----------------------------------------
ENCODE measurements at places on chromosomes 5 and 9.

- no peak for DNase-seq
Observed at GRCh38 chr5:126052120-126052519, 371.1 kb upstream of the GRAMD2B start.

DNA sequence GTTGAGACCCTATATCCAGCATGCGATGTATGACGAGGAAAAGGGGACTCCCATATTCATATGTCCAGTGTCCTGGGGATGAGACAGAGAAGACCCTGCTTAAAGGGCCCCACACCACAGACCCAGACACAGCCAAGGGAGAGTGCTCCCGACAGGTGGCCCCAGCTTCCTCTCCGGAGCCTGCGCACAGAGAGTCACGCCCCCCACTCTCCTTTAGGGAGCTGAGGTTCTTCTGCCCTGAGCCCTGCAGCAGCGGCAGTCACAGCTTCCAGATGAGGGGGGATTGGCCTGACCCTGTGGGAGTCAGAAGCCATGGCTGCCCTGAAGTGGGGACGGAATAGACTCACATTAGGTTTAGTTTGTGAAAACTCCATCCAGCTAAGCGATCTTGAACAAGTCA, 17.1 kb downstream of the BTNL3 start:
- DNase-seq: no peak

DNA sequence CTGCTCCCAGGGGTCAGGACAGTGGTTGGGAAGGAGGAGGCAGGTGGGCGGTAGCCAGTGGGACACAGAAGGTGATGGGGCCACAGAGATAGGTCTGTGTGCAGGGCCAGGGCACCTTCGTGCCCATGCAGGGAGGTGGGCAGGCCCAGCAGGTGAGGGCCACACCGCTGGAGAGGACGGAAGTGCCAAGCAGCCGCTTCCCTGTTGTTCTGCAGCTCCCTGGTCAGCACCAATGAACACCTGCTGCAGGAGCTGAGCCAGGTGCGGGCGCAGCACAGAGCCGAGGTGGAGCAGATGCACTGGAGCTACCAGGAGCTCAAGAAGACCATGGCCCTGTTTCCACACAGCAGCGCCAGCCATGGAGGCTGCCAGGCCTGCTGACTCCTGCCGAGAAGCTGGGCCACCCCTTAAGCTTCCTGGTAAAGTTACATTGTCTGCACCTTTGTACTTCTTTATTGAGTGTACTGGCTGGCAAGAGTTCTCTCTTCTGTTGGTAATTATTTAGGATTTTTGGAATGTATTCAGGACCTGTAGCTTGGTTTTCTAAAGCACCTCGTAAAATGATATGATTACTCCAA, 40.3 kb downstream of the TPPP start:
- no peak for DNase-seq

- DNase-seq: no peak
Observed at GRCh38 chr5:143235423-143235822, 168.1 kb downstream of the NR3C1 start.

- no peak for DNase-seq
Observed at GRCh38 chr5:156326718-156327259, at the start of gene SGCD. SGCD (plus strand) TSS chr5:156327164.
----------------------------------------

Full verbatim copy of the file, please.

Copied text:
ENCODE measurements at places on chromosomes 5 and 9.

- no peak for DNase-seq
Observed at GRCh38 chr5:126052120-126052519, 371.1 kb upstream of the GRAMD2B start.

DNA sequence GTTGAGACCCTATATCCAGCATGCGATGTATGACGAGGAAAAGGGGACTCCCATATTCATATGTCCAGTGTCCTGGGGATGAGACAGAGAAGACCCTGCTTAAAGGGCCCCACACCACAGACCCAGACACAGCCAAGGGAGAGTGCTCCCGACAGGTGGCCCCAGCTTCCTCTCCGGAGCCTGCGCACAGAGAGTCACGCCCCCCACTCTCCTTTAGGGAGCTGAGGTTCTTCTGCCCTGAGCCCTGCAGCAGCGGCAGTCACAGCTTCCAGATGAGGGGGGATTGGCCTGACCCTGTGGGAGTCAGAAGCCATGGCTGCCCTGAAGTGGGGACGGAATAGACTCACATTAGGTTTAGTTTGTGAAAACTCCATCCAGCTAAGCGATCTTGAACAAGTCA, 17.1 kb downstream of the BTNL3 start:
- DNase-seq: no peak

DNA sequence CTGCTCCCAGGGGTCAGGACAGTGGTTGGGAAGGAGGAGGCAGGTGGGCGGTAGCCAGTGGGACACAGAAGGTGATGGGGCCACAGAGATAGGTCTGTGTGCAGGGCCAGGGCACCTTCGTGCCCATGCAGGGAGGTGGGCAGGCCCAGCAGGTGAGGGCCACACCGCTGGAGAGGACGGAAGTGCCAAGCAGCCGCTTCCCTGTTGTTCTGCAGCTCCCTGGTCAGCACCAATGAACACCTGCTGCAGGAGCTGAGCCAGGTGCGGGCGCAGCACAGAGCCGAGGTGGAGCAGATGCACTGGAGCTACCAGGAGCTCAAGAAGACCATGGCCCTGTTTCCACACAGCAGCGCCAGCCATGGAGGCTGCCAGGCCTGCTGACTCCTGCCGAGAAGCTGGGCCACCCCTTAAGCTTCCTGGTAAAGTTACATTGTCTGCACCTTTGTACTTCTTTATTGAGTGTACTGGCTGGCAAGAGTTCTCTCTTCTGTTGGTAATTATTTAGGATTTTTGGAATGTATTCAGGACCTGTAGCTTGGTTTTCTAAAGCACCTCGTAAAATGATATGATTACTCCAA, 40.3 kb downstream of the TPPP start:
- no peak for DNase-seq

- DNase-seq: no peak
Observed at GRCh38 chr5:143235423-143235822, 168.1 kb downstream of the NR3C1 start.

- no peak for DNase-seq
Observed at GRCh38 chr5:156326718-156327259, at the start of gene SGCD. SGCD (plus strand) TSS chr5:156327164.